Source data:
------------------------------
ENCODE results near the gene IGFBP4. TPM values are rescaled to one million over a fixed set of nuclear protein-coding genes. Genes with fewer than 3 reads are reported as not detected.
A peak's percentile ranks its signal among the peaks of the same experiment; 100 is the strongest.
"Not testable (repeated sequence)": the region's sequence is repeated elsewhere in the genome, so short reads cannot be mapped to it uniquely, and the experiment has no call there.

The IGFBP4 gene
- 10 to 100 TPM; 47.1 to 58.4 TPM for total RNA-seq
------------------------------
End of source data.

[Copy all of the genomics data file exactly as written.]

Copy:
ENCODE results near the gene IGFBP4. TPM values are rescaled to one million over a fixed set of nuclear protein-coding genes. Genes with fewer than 3 reads are reported as not detected.
A peak's percentile ranks its signal among the peaks of the same experiment; 100 is the strongest.
"Not testable (repeated sequence)": the region's sequence is repeated elsewhere in the genome, so short reads cannot be mapped to it uniquely, and the experiment has no call there.

The IGFBP4 gene
- 10 to 100 TPM; 47.1 to 58.4 TPM for total RNA-seq